Most cholera cases in developed countries are as a result of transmission by food that is fecally contaminated whereas in developing world it is more often transmitted by water infected with sewage. When the bacteria is consumed, most do not survive the acidic conditions of the human stomach, the few surviving bacteria conserve the energy and stored nutrients during the passage through the stomach by shutting down much protein production.
The natural reservoir for V. cholerae was thought to for along time to be humans but evidence now supports that the reservoir is the aquatic environment.
Microbial pathogenesis.
There are several characteristics of pathogenic V. cholera that are important determinant of the colonization process. They include; Adhensis, Neuraminidase, Motility, Chemotaxis and Toxins. If the bacteria are able to survive the gastric secretions and low pH the stomach, they are well adapted to survival in the small intestine.
V. cholera is resistant to bile salts and can penetrate the mucus layer of the small intestine by secretion of Neuraminidase and proteases (mucinases). They evade the propulsive gut motility by their own swimming by the aid of the flagellum and chemotaxis directed against the gut mucosa.
The bacterium adheres to the intestinal mucosa by the aid of a long filamentous fimbriae that form bundles at the poles of the cells. The fimbriae are termed as Tcp pili ( toxin coregulated pili), because expression of these pili genes is coregulated with the expression of the cholera toxin genes. Much is not know about interaction of Tcp with host cells and the host cell receptors for these fimbriae have not been identified.
Two other adhensis in V. cholerae are surface proteins that agglutinates red blood cells (haemagglutinin) and a group of outer proteins that are products of the accessory colonization factor( acf) genes.acf mutants have been proved top reduce the ability to colonize the intestinal tracts.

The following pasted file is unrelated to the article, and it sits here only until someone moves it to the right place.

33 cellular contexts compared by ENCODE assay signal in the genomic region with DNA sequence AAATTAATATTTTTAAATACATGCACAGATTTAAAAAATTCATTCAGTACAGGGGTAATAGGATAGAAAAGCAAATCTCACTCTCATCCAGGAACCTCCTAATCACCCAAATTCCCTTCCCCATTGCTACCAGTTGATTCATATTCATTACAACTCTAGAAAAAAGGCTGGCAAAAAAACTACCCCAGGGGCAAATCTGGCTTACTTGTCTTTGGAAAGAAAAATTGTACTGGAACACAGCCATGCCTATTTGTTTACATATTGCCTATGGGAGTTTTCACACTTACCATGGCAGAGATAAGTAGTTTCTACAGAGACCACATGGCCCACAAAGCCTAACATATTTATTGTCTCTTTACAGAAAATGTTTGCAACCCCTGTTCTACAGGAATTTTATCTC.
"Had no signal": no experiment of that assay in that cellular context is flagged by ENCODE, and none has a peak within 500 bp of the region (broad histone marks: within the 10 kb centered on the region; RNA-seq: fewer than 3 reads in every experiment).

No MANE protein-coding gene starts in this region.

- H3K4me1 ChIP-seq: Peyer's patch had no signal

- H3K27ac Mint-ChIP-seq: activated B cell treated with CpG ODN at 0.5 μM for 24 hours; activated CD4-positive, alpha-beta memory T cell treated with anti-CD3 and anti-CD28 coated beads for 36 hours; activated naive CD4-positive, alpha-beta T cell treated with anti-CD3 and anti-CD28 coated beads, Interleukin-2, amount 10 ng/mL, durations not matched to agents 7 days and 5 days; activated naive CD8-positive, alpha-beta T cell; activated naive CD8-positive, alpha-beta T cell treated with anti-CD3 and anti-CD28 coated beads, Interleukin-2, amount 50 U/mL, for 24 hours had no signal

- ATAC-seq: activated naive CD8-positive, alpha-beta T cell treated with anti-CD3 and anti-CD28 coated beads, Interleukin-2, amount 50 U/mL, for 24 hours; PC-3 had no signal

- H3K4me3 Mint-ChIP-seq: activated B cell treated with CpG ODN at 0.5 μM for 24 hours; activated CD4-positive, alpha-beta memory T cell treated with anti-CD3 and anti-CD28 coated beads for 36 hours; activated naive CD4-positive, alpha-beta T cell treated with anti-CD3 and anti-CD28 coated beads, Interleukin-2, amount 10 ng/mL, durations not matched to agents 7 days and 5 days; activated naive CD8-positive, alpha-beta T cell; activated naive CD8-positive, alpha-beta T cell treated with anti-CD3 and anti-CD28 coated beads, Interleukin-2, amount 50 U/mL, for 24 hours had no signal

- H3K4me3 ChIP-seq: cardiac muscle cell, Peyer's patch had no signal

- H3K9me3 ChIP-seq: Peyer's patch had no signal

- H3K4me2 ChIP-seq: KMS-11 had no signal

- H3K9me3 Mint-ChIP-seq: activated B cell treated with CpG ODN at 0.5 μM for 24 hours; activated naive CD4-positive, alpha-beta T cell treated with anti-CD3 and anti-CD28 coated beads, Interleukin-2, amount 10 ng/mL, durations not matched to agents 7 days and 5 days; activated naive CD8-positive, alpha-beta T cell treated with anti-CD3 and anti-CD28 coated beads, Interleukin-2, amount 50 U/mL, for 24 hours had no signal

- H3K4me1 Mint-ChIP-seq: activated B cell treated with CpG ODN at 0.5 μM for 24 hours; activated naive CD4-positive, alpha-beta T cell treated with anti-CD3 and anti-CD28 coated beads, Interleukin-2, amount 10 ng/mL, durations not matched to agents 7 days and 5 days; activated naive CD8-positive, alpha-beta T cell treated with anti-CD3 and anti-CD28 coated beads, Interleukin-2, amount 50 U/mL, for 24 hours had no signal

V. cholerea produces a protease called mucinase that degrades different types of proteins including fibronectin, lactoferrin and cholera toxin itself. It is also believed that the mucinase might contribute to detachment rather attachment; possibly the bacteria would need to detach from cells that are sloughed off to reattach to newly formed mucosal cells. ( Todas 2008-2012)
Treatments, Vaccination, Prevention
Treatment involves rapid intravenous replacement of the lost fluids and ions. Following these replacements, administration of isotonic maintenance solution should continue until the diarrhea ceases.Glucose is added to the maintenance solution that may be administered orally which eliminates the need for sterility and intravenous administration. Most antibiotics and chemotherapeutic agents have no value in cholera therapy, even though a few e.g. tetracycline may shorten the duration of diarrhea and fluid loss. Up to 80% of people can be treated successfully through prompt administration of oral dehydration salts (WHO/UNICEF ORS standard sachet).
Currently there are 2 WHO pre-qualified oral cholera vaccines (OCVs)-DukoralR and ShancholR. both vaccines have been used with WHO’s support.
DukoralR is administered to adults and children aged above 6 years in two doses and to children aged above 2 years and below 6 years in three doses. Protection can be expected one week after the last dose. Field trials have shown that this vaccine is safe and confers 85% protection for 4-6 months in all age groups. However, this vaccine is not licensed for use in...